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WA's AG favours national redress scheme

AAP logoAAP 16/10/2016 Rebecca Le May

Western Australia's attorney-general says he favours a national redress scheme for child sexual abuse survivors, instead of the bill that's currently before state parliament.

Debate on a private member's bill to remove the six-year limit on civil action by abuse survivors was adjourned on Thursday after Premier Colin Barnett resisted calls to speak in support of it.

That prompted independent MP Rob Johnson to call the Liberal leader a "disgraceful turd", for which he was thrown out of the chamber.

Michael Mischin told AAP he and the government supported the aims of Liberal MP Graham Jacobs, who drafted the bill, but he had some concerns with the original version of the document and some possible unintended consequences.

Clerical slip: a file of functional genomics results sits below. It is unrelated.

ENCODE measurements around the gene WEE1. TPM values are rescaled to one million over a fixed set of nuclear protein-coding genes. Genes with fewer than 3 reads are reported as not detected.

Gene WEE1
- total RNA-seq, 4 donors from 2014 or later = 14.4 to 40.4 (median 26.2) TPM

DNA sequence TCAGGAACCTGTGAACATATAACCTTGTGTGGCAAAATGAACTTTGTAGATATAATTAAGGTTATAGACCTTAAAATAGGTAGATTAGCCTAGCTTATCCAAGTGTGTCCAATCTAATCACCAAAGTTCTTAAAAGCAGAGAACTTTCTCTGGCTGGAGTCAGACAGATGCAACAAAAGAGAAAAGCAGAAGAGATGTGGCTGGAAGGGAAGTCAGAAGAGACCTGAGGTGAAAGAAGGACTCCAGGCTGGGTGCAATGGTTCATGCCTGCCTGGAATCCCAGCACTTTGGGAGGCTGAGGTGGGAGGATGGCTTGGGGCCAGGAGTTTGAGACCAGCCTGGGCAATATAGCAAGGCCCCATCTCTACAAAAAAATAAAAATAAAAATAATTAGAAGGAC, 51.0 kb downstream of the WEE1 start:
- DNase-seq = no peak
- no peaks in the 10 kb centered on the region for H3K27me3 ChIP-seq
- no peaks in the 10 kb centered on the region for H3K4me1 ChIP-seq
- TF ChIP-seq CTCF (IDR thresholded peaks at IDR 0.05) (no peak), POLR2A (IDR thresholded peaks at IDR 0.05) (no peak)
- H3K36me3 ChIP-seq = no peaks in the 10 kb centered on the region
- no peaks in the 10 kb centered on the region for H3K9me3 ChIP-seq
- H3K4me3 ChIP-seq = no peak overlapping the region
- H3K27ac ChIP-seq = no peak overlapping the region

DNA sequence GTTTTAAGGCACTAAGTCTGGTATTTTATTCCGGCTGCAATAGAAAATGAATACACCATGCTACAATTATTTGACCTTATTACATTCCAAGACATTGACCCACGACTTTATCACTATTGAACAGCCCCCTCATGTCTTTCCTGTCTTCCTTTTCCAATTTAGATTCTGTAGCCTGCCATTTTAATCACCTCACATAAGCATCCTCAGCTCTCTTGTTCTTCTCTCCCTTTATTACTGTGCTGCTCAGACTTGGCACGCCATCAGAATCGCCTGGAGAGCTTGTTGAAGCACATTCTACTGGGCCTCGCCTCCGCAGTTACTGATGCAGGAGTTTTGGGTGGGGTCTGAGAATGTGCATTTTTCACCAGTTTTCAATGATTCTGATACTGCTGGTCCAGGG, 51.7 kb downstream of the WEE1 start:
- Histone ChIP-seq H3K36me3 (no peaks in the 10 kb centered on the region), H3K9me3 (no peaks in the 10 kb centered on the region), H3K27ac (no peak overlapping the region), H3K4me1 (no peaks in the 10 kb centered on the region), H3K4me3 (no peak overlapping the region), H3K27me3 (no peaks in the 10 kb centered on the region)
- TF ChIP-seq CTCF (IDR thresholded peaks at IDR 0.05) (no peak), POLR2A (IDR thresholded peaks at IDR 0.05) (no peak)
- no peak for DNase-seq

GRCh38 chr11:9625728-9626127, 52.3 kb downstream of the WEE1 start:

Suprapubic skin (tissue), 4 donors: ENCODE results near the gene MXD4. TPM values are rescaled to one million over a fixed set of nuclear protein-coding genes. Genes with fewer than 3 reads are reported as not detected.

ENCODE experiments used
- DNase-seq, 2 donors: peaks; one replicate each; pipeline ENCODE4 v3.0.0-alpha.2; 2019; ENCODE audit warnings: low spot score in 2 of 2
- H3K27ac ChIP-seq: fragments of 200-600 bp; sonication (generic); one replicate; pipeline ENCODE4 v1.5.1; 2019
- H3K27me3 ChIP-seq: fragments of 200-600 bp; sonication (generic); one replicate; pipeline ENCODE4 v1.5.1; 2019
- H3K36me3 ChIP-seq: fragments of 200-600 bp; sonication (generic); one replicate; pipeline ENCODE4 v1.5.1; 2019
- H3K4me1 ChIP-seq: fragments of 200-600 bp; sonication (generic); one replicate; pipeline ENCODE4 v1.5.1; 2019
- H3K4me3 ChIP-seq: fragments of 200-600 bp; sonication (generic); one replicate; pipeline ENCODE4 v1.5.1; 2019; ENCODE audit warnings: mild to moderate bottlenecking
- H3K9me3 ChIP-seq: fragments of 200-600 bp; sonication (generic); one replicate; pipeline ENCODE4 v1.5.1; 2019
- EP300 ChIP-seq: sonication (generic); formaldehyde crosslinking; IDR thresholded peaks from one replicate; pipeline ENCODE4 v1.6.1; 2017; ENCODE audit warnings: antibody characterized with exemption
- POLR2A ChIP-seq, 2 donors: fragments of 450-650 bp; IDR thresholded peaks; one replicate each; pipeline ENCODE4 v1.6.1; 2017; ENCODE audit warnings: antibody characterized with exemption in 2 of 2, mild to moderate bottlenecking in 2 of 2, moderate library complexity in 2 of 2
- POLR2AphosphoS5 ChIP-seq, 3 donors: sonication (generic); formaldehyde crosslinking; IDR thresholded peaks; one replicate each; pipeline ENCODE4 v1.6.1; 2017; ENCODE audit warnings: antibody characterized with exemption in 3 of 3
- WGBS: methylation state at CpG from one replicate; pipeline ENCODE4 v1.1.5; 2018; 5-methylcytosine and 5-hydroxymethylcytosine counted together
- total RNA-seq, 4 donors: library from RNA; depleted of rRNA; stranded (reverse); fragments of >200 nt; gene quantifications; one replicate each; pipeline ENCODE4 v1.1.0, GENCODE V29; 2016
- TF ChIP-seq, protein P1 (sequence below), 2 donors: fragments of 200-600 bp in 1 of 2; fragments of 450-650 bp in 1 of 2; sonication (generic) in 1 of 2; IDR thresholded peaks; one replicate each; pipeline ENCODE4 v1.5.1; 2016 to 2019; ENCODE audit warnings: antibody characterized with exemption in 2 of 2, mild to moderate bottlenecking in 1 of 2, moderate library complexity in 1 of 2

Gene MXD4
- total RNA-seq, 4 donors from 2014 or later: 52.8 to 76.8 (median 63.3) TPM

Mr Mischin is instead leaning towards a Commonwealth-led scheme first flagged in January that is still under consideration.

"Such a scheme has attractions, in that it will be easier to administer, be more equitable by allowing a level of redress to those who have no-one to sue or cannot prove a case to a high enough standard, and save the necessity for expensive legal action," Mr Mischin said in an emailed statement.

Dr Jacobs told 6PR radio on Friday Mr Mischin was concerned about "a potential flood of retrospective claims" but he could "put a reasonable cap on some of those".

Dr Jacobs also said he would be very disappointed if the government ran the clock down in the remaining three weeks of parliament, leaving the bill to "go into the ether".

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